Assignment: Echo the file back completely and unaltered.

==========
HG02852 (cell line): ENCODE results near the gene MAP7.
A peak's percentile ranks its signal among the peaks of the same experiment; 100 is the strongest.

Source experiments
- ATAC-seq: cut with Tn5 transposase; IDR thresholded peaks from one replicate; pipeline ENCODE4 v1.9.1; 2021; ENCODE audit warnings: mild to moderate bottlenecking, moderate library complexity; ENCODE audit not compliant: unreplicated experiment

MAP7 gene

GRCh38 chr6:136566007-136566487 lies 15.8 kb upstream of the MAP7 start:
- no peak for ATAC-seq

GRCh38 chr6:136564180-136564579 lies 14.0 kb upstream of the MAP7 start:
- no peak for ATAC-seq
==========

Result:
HG02852 (cell line): ENCODE results near the gene MAP7.
A peak's percentile ranks its signal among the peaks of the same experiment; 100 is the strongest.

Source experiments
- ATAC-seq: cut with Tn5 transposase; IDR thresholded peaks from one replicate; pipeline ENCODE4 v1.9.1; 2021; ENCODE audit warnings: mild to moderate bottlenecking, moderate library complexity; ENCODE audit not compliant: unreplicated experiment

MAP7 gene

GRCh38 chr6:136566007-136566487 lies 15.8 kb upstream of the MAP7 start:
- no peak for ATAC-seq

GRCh38 chr6:136564180-136564579 lies 14.0 kb upstream of the MAP7 start:
- no peak for ATAC-seq